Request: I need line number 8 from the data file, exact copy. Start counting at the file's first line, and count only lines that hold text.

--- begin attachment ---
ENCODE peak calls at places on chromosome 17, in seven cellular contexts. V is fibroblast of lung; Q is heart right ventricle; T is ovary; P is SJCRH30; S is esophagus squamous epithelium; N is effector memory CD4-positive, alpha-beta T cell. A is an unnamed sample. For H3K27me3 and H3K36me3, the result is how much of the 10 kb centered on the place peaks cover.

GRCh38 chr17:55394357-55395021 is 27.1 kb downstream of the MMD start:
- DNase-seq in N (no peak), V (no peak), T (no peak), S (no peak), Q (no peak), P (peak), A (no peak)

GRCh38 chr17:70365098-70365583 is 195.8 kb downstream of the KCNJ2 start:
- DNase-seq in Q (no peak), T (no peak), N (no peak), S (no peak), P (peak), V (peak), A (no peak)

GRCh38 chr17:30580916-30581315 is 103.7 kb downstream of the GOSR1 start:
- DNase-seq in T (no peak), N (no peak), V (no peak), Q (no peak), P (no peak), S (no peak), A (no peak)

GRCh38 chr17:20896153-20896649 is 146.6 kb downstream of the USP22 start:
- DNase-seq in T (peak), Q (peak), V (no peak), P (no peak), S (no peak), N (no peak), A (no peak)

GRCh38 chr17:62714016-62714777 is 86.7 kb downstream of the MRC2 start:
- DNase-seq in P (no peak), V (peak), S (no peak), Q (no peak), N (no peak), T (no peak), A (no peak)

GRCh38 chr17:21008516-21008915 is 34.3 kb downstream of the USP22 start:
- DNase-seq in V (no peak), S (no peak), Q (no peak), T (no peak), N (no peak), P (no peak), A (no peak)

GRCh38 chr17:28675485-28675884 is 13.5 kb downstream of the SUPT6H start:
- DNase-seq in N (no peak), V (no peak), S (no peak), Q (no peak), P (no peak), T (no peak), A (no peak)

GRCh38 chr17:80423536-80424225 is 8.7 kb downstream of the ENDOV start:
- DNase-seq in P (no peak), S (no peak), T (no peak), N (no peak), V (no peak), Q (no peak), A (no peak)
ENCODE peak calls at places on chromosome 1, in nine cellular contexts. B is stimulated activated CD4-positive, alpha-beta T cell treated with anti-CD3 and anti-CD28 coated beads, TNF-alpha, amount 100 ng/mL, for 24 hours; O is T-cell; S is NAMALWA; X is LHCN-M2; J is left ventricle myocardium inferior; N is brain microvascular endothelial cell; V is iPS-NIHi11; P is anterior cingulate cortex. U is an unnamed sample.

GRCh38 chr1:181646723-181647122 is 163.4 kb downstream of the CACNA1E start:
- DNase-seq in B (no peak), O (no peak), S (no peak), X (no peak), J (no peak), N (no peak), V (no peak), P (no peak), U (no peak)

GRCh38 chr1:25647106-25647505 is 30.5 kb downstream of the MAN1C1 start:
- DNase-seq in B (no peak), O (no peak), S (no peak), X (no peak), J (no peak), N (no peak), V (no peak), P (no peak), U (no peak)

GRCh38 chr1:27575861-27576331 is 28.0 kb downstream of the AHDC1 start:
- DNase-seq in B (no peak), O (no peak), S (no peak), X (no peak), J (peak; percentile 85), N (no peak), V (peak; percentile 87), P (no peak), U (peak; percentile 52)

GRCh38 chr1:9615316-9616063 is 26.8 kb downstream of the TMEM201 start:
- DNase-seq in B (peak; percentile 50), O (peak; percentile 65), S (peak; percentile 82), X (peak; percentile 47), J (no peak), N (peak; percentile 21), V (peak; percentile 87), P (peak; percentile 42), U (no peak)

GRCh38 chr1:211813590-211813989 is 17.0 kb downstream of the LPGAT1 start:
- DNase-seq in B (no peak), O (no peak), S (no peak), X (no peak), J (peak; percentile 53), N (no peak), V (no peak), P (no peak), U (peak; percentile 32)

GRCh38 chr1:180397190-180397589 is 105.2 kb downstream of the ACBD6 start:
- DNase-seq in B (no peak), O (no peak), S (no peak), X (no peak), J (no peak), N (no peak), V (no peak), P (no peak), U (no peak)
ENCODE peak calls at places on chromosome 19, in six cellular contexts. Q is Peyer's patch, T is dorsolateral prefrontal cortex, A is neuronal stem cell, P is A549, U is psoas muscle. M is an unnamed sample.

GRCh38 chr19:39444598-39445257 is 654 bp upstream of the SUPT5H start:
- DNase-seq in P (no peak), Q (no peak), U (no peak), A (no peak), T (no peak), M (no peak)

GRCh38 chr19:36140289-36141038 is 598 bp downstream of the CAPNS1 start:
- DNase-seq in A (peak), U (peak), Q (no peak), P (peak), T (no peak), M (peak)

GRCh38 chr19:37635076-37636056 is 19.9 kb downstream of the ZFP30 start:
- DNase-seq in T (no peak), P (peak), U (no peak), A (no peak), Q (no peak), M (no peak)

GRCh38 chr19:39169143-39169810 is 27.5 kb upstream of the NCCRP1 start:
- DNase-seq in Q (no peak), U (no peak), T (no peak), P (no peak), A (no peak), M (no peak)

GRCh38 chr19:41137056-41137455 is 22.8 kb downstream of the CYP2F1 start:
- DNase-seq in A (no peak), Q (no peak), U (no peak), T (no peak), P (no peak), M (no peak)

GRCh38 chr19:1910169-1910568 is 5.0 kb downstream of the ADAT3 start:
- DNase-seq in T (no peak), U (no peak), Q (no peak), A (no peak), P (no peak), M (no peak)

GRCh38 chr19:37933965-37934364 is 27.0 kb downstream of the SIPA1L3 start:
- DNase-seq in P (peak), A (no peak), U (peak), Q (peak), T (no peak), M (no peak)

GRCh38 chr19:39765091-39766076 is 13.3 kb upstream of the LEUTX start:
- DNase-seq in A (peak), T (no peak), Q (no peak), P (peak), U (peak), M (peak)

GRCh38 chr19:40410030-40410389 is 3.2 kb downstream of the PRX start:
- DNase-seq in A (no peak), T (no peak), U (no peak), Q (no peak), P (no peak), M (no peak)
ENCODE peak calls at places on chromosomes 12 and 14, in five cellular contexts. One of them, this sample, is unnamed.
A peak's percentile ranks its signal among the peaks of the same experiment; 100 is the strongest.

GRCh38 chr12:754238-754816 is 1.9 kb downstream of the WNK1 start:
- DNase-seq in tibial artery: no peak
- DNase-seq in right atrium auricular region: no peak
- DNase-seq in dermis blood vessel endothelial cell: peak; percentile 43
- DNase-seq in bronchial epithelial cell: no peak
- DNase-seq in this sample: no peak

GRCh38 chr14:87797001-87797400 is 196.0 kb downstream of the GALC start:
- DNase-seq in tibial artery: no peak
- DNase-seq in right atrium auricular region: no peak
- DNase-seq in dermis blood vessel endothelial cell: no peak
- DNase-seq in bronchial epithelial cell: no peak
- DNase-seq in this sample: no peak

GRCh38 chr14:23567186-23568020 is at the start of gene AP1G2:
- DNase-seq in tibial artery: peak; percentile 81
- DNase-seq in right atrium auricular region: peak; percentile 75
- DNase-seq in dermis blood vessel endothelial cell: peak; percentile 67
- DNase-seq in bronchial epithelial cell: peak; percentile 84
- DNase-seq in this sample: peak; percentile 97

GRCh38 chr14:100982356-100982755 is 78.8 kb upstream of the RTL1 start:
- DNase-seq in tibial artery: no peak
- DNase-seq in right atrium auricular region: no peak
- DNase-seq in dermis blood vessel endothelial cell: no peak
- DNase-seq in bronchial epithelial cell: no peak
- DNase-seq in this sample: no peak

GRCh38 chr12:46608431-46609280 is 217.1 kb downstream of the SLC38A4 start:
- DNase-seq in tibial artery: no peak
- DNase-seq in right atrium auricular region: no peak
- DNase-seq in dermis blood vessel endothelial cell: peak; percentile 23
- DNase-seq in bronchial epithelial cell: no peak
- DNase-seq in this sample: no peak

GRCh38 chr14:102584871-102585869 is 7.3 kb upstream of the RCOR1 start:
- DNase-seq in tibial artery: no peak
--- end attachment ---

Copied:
GRCh38 chr17:20896153-20896649 is 146.6 kb downstream of the USP22 start: